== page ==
Phaeton by Foreign Spaces

Foreign Spaces

Phaeton

9 tracks

Running time: 1:11:42
Released: 07/2000

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  01   Phaeton I - Planet - 17:39
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  02   Blue Stream - 4:41
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  03   Moonless - 4:04
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  04   Silver Glider - 3:17
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  05   Phaeton II - Lifeforms - 21:19
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  06   Spheric Architecture - 5:16
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  07   Artifical Encounter - 7:24
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  08   White Sunset - 3:44
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  09   Phaeton III - Utopia - 4:18
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More Info

SynGate FSCD 2000

Never a dull moment when a new CD from Foreign Spaces arrives. Characterised by inconsistency, their previous offerings have when it all "came together" presented some of the most sublime and infectious EM to be found anywhere. Witness the incredible closing 5 minutes of 'Dark Star Part 1', a piece I still revisit with anticipation and awe.

So now we have 'Phaeton', and though only 3 letters away from TD's classic album this is nothing like that style, in fact one of the characteristics of FS is that they sound like no other band on the scene today. The opener 'Phaeton I - Planet' typifies their unique style, with gripping sequences adorned with overtly melodic lines which dominate the mix. After an extensive 7 minute rhythmic section the track takes a breather with a pleasing ambient pastiche. Hit the 10 mark and the track then presents its full repertoire of melodic sequencing and a beautiful lead line picked out on their trademark searing synth vox. It mutates, ebbs and flows for the remainder of the piece presenting different angles on the same theme. It's the 4th time I've heard this piece, and true to form suddenly this has clicked - it's yet again another FS "classic moment" with the most infectious melodies. 'Blue Stream' glides in on a wave of classic sequencing then another impressive theme starts up which makes all the right statements. The piece is punctuated by those slightly quirky falling note interludes, which again are so characteristic, before again setting off on its soaring flight. If I could make any criticism it's that I'd like FS to let the track flow slightly more. Such is their enthusiasm to cram in the variation and entertainment it can be a little counter- productive at times, but even so by any benchmark this is a fine piece. 'Moonless' consists of a syncopating sequence and a relatively understated main theme, while 'Silver Glider' opens with massed synth chords before yet another superbly constructed theme hits home. This is quality.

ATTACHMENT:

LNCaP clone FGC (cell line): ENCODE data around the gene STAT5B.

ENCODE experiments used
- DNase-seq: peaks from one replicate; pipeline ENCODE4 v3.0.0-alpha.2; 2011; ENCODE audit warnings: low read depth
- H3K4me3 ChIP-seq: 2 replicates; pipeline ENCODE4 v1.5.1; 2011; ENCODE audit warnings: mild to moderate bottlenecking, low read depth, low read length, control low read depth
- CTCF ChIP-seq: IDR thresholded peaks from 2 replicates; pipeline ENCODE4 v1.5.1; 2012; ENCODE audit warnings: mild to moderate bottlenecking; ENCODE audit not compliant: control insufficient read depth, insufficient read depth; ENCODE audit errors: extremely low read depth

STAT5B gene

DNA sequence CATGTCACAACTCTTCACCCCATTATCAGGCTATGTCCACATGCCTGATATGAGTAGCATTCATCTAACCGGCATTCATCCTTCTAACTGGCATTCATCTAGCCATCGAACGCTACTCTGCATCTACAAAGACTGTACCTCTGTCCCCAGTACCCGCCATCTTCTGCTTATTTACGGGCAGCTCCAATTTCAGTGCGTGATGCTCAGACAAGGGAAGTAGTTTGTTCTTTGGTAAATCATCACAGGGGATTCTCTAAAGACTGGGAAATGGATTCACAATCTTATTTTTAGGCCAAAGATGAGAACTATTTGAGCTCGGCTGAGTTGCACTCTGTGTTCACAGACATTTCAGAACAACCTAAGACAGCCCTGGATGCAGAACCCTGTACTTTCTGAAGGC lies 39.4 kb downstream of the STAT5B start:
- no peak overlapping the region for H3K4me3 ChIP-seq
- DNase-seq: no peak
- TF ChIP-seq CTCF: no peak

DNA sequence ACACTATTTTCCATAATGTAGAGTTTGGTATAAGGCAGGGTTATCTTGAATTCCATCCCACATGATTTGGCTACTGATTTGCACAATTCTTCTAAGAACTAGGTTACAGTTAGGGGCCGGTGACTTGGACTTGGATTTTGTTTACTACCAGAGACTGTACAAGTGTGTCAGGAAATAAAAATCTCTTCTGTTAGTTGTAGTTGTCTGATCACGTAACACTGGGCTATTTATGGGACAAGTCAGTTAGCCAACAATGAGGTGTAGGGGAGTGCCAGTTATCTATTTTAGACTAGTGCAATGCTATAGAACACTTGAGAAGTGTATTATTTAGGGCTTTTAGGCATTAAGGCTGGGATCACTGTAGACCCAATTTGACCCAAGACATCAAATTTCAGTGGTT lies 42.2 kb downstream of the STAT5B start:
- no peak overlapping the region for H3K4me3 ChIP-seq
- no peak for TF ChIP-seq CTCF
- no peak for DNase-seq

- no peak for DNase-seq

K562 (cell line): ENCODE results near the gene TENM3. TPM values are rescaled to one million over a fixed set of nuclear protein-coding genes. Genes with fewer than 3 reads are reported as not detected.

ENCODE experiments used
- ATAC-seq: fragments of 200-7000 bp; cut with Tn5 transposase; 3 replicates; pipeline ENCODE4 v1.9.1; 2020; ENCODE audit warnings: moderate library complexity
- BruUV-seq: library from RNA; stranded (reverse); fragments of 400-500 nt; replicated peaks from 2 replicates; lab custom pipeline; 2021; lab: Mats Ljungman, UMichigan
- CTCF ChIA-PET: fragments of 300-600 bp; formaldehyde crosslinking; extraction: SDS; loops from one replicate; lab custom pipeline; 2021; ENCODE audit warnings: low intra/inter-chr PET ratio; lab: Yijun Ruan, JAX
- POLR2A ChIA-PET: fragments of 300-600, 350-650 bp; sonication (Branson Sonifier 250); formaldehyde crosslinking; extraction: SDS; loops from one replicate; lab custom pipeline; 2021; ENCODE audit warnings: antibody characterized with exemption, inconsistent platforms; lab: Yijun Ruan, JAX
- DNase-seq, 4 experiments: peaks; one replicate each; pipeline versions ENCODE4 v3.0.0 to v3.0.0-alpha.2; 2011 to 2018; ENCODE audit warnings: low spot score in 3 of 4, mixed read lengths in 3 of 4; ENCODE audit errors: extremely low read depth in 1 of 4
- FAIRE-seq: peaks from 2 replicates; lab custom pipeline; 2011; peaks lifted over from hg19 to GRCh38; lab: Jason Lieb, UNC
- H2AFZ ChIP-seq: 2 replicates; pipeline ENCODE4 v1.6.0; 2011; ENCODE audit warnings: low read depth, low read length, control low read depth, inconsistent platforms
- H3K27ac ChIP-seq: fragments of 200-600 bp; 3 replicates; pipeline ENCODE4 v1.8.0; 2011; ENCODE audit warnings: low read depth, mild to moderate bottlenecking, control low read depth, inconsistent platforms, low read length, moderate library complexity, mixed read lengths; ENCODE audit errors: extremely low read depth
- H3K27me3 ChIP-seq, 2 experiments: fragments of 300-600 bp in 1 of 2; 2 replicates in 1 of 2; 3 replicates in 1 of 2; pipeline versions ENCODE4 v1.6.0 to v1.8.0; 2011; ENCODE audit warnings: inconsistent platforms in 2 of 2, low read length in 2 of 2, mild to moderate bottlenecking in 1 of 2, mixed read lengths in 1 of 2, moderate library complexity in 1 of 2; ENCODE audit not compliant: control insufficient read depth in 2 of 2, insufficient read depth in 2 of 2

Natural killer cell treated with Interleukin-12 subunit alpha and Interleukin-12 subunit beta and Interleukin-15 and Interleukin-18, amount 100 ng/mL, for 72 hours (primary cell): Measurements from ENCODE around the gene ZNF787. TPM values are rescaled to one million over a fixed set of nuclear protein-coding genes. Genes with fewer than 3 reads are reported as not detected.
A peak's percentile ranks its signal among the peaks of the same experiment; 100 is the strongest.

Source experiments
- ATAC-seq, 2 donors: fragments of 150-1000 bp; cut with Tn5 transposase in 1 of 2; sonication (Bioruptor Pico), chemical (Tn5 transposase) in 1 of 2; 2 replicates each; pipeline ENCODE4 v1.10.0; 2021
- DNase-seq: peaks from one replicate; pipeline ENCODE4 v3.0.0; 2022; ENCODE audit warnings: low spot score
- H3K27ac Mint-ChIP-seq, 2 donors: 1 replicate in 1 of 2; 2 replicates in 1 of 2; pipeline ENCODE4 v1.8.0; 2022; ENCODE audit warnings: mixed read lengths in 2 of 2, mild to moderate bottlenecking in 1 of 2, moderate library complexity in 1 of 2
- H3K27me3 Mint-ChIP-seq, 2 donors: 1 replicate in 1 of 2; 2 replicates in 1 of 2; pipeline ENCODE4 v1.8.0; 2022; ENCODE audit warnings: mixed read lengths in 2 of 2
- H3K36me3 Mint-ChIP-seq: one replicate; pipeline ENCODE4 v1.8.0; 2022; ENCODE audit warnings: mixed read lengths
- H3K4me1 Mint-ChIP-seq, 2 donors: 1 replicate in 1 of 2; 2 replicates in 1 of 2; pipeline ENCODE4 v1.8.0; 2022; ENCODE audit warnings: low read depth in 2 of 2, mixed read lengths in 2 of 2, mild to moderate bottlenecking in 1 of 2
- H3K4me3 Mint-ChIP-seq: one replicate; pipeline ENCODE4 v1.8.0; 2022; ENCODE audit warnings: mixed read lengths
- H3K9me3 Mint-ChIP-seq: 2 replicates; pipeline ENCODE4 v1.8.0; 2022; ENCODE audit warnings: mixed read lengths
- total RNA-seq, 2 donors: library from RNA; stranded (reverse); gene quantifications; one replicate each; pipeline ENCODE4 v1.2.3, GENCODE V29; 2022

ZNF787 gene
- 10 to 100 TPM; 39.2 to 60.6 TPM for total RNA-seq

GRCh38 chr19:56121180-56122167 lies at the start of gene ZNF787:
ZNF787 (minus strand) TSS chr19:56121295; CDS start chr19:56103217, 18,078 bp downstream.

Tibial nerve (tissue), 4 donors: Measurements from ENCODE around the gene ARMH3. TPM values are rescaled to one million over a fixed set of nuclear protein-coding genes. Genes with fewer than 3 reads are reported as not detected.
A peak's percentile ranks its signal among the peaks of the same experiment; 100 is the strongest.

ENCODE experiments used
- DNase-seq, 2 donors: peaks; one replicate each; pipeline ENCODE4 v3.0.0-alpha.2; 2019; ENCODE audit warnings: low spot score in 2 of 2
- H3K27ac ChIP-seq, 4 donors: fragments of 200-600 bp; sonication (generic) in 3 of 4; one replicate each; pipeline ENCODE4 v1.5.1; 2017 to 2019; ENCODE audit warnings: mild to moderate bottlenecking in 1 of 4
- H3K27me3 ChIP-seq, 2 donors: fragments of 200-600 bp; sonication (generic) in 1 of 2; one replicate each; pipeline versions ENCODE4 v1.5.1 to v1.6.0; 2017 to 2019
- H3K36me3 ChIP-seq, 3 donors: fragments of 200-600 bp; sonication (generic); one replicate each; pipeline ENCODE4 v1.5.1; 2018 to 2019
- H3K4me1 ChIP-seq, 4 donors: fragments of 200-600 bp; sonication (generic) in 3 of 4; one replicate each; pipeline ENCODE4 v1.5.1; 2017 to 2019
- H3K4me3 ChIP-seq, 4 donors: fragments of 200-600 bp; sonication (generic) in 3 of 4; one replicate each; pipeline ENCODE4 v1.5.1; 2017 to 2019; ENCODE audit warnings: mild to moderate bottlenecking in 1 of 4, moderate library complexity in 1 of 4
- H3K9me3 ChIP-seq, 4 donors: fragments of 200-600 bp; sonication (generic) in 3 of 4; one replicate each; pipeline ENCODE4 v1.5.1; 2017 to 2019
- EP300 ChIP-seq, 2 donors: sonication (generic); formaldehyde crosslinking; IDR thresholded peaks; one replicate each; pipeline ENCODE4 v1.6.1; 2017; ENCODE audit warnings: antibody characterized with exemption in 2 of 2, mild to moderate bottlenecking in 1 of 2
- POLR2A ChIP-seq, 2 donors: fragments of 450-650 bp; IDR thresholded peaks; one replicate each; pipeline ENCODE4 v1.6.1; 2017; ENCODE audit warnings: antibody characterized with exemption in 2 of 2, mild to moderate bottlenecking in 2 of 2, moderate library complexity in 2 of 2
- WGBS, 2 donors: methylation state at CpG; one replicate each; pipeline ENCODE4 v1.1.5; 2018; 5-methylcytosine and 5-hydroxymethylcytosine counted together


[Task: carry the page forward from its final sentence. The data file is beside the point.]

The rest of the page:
'Phaeton II - Lifeforms', the longest piece at 21:19, follows and its size and position make it very much the pivotal track of the album. Ambient resonance and effects introduce the section before crashing percussives really get the ears flapping. The complexity of construction is fascinating as theme upon theme emerges only to be usurped by another. At 3 mins a more rhythmic section takes over and listen out for the detailed inflexion of the sequence notes, very clever and it really keeps you wondering what's going to spring out of the mix next. Again the only comment I'd make is that, initially, the stop/start nature does take some getting used to but familiarity makes it sit more comfortably. Fade at 6 minutes (yes, were only at 6 mins - what the next 15 mins bring God only knows!) to a more sedated section which eventually morphs into weird effects, then an arpeggiating sequence breaks through and swings from speaker to speaker. And amazingly it just gets better and better, with the closing themes a melodic delight.

'Spheric Architecture' features the most sublime motif to open and close the piece, sandwiching a meandering theme which has its own merits. The whole piece is underpinned by a choppy yet delicate sequence which briefly breaks through from time to time. 'Artificial Encounter' adopts a more laid back stance, with the ubiquitous flutey synth accompanied by more fine cameo synth roles. 'White Sunset' is a beautiful atmospheric piece, and just listen to the wonderful textures which FS create here. Instantly recognisable and immensely pleasing, this (the shortest piece at 3.44) is much more than the obligatory "space filler". Finally we are presented with the third part of the title track, subtitled 'Utopia'. Harpsichord sequencing gives it a slightly formal air, but the strong melody and fleeting drum beat offsets this with more contemporary leanings. A strong finish.

You already get the idea that this is a fine album - it's probably the most consistent FS outing to date. Fans of their melodically rhythmic and very individual style will find that it has been worth the wait. (GG)